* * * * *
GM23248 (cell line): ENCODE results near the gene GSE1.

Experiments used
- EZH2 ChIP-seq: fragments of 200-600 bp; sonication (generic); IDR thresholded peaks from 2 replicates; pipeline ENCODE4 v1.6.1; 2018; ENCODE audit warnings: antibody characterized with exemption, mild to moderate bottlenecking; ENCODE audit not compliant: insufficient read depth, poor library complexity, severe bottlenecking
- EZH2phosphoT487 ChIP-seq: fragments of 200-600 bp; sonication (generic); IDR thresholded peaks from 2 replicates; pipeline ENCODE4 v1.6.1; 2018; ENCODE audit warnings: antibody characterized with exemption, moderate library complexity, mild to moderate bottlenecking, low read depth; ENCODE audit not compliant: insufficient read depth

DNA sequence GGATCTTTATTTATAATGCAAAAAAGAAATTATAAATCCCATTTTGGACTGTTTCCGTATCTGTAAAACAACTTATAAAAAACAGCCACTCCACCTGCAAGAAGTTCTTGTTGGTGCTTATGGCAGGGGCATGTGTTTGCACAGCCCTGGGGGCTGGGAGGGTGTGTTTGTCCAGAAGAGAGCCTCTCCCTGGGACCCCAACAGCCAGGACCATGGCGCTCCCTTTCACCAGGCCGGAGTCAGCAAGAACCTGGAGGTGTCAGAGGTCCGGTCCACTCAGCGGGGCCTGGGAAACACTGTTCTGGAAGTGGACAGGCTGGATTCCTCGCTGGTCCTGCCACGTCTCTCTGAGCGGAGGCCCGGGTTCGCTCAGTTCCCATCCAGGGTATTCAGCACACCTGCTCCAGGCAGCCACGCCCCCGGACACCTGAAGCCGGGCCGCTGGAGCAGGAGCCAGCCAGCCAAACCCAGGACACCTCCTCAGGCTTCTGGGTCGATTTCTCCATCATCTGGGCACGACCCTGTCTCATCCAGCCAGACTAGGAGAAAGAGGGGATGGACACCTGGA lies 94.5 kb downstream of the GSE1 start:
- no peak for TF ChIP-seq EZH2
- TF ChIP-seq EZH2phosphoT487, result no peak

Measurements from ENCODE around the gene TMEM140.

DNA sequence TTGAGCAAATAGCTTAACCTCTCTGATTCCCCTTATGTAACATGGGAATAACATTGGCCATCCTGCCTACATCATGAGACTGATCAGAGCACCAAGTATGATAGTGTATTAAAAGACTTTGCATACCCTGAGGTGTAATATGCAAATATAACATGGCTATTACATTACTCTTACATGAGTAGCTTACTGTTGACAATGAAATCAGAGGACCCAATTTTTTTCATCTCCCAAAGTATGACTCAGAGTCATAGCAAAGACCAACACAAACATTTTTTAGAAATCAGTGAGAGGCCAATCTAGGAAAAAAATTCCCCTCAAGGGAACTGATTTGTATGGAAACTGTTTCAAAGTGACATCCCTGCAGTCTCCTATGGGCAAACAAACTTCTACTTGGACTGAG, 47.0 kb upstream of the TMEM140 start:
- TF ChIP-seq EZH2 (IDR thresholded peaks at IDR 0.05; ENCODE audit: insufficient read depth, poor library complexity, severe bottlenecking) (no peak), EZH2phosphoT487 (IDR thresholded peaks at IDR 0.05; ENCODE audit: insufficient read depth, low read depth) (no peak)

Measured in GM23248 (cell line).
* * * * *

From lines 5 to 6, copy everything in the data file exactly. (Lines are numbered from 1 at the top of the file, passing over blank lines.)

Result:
DNA sequence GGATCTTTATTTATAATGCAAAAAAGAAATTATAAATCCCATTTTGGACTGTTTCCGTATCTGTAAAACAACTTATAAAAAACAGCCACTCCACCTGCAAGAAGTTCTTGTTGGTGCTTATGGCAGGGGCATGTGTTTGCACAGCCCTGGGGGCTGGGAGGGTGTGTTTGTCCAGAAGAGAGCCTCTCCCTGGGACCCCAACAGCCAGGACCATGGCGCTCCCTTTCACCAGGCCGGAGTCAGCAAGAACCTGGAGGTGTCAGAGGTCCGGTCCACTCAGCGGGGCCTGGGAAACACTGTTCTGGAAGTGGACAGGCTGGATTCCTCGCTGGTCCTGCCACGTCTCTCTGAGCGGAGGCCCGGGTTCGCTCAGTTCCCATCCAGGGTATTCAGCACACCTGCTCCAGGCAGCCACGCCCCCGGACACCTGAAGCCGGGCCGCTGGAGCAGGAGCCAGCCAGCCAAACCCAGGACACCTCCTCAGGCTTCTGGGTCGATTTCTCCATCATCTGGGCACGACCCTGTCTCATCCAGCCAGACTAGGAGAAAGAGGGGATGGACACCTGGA lies 94.5 kb downstream of the GSE1 start:
- no peak for TF ChIP-seq EZH2